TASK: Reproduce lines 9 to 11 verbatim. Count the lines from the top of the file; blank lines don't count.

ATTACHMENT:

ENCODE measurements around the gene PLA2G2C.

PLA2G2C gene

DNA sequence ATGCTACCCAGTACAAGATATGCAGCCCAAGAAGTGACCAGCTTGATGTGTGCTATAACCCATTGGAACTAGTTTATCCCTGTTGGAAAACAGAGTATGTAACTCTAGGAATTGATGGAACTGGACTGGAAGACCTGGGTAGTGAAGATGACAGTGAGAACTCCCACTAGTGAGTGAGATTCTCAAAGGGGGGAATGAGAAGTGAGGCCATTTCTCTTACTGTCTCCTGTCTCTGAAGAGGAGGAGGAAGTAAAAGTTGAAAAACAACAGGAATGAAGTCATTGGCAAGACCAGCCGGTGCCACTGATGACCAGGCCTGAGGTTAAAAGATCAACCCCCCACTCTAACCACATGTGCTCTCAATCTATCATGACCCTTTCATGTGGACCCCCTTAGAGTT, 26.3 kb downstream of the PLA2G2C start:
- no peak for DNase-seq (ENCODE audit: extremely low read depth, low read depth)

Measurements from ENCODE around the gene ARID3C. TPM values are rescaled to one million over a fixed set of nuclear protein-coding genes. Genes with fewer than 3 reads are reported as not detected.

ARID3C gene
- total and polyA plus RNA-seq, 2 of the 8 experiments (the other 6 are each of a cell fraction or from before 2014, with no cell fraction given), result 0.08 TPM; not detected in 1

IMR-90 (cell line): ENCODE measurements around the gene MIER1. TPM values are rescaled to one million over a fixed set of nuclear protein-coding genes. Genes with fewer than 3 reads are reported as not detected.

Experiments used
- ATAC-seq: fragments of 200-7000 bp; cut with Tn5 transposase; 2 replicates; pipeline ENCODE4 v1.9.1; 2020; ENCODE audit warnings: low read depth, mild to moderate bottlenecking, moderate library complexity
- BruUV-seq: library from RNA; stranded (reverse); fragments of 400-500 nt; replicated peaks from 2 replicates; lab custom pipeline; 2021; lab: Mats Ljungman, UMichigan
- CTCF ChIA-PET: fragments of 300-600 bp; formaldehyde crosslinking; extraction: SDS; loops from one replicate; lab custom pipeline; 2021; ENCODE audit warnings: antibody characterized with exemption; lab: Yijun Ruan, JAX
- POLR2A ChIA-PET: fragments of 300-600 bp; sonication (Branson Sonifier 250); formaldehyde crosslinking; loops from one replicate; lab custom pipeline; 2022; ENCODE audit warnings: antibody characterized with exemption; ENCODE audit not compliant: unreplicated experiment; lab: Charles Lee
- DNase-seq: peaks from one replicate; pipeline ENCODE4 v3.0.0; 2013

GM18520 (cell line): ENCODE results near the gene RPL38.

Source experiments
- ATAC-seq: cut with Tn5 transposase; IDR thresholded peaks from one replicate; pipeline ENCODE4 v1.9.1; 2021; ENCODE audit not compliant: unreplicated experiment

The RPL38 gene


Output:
Experiments used
- ATAC-seq: fragments of 200-7000 bp; cut with Tn5 transposase; 2 replicates; pipeline ENCODE4 v1.9.1; 2020; ENCODE audit warnings: low read depth, mild to moderate bottlenecking, moderate library complexity
- BruUV-seq: library from RNA; stranded (reverse); fragments of 400-500 nt; replicated peaks from 2 replicates; lab custom pipeline; 2021; lab: Mats Ljungman, UMichigan